Washington, a federal appeals court ruled Tuesday that the trademark of an Arizona Furniture Company was violated by another company, which used to use its name and its logo to sell the same products – the court “slam-sting” Proof “said.
Stone Creek sued the Omania Italian design, which had manufactured leather furniture under license for the Arizona Company, but eventually the Stone Creek logo was used on the furniture that was sold to another customer, in the Midwest Bone-ton department store chain.
Stone Creek, which itself is called Arizona’s largest furniture maker, was founded in 1990, according to the court records. It received the state’s trademark protection in 1992 and federal security in 2012. Stone Creek faced Omnia’s representatives in California’s trade show in 2003, where the Arizona Company agreed to buy the furniture manufactured by Omania and sell it under the Stone Creek brand. That relationship will continue through 2012.
Meanwhile, Omnia expanded her relationship with the Bone-Ton Store in 2008, who agreed to buy the company’s leather furniture but wanted to sell it under a label called “American”. Las Vegas-based Omnia offered many options, but Bon Tonton chose the Stone Creek brand.
Case in court
Previously the lower court ruled in favor of Omniya, in which it was said that where the furniture was sold, the geographical distance between the markets used to compensate for any confusion, which could have been about consumers, which company was buying furniture. But the three Judges panel of the 9th American Circuit Court of Appeal said in favor of Stone Creek, “Illusions based on identical marks and similar goods can hardly be stronger than here. It overturned the district court’s ruling and sent the case back to the lower court with directions to reconsider Stone Creek’s claim for some of Omnia’s profits.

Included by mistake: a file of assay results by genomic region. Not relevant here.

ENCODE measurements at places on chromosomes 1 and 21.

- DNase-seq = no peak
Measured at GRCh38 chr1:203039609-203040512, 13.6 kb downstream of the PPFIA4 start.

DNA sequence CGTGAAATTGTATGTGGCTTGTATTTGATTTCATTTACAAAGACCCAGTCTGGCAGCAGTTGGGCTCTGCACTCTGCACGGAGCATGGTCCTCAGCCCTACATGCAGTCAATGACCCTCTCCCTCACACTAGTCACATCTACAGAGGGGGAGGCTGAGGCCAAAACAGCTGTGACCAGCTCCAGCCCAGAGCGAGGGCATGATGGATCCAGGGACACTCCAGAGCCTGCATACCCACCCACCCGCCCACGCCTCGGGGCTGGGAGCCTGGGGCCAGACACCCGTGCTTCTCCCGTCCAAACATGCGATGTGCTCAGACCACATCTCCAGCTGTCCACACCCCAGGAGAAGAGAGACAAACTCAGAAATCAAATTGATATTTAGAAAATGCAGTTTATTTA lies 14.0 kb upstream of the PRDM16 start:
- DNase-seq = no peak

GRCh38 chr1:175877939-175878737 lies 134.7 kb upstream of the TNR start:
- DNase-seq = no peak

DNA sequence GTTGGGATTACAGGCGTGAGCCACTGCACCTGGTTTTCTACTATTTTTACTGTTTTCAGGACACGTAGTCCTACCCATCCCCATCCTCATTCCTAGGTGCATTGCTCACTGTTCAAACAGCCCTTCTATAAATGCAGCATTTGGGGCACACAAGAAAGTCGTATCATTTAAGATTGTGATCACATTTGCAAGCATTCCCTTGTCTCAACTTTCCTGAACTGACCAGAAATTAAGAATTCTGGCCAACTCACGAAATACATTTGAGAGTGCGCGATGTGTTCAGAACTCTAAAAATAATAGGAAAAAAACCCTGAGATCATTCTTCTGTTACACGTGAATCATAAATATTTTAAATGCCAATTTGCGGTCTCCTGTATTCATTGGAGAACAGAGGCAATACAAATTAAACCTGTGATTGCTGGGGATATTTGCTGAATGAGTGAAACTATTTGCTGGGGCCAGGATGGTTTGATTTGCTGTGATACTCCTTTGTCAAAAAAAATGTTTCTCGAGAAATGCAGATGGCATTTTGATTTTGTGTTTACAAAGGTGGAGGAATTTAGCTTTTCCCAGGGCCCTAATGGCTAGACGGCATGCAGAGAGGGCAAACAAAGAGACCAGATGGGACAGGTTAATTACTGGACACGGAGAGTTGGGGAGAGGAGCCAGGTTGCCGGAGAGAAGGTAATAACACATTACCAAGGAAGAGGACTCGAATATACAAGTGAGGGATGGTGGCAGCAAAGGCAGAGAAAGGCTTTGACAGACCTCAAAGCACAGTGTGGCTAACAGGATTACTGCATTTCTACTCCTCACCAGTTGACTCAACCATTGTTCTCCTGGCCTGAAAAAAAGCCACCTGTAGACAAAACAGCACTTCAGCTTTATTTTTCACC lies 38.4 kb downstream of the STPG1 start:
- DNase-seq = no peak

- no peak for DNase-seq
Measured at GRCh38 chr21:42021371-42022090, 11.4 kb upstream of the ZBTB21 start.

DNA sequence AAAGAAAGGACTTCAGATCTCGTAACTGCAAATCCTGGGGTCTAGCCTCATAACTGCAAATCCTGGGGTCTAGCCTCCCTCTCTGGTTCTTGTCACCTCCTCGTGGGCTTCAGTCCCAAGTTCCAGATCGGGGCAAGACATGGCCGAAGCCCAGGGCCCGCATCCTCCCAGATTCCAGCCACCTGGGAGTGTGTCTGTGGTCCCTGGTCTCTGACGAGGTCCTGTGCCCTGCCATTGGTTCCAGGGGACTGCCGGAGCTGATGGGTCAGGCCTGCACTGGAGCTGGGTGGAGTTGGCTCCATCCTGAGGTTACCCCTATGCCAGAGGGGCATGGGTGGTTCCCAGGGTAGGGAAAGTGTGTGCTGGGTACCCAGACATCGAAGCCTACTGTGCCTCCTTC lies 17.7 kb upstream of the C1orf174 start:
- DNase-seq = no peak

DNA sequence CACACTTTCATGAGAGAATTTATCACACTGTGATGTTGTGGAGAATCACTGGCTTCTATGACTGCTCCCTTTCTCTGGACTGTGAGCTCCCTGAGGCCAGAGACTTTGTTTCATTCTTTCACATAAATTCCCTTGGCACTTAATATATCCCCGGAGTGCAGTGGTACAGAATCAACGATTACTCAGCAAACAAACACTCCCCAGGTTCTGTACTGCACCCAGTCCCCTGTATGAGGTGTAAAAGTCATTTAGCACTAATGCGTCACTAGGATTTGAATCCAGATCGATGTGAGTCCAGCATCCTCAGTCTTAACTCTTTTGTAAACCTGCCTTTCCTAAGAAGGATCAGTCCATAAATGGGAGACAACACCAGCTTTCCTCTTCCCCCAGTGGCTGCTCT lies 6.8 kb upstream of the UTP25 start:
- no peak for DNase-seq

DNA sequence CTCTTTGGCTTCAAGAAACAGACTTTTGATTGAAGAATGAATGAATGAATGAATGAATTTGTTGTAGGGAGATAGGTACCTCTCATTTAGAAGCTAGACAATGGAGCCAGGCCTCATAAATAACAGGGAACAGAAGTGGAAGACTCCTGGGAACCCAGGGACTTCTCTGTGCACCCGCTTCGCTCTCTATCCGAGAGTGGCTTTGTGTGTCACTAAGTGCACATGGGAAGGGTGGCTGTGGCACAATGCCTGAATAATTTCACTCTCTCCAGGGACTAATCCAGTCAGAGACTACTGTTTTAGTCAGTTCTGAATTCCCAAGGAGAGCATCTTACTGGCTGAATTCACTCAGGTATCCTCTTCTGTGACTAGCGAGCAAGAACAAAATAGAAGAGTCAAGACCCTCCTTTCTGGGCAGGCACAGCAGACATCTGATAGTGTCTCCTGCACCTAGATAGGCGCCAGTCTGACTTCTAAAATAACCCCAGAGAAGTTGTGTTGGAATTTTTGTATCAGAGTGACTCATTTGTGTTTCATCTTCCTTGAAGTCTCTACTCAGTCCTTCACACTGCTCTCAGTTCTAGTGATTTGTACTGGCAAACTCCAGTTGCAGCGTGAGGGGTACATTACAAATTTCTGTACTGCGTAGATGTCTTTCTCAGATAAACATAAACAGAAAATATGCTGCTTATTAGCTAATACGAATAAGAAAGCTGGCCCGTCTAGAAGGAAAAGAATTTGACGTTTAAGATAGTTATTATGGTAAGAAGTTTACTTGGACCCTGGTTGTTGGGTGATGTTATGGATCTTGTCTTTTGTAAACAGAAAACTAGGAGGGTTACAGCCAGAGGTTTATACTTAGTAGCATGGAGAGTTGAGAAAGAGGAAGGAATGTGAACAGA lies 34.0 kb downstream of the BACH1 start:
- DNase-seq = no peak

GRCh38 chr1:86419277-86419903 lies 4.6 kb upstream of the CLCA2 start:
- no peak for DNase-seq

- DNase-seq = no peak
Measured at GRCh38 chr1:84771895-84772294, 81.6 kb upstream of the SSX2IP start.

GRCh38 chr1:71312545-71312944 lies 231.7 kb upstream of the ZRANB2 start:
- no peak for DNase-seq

The court said that Omni copied the logo directly from the material given by Stone Creek and started selling Stone Creek-branded furniture through a Bon-Ton Store.
Stone Creek officials only learned about the sale of 2013, when they were started inquiring about Stone Creek-branded products, which were sold bong-tones – under the warranty card included with the furniture. One customer said about the Stone Creek-branded leather sofa that he bought in a bun-ton department store in Chicago.
The district court ruled for Omnia, saying there was no likelihood of confusion between the far-flung furniture. But the circuit court didn’t see it that way. Judge M. Margaret McCain said in the opinion of the Apiliate Panel, “Oumania’s mark is an exact replica of the Stone Creek logo, which was copied from Omania to Omnia by Ollia Stone.” “And the items on which the marks appear are the same: Stone Creek and Bone-Tone not only sell leather furniture, but they both sell leather furniture which is manufactured by Omnia.
“The court also dismissed Omni’s arguments that the use of the logo of Stone Creek was done inadvertently, before sending this case to the district court”.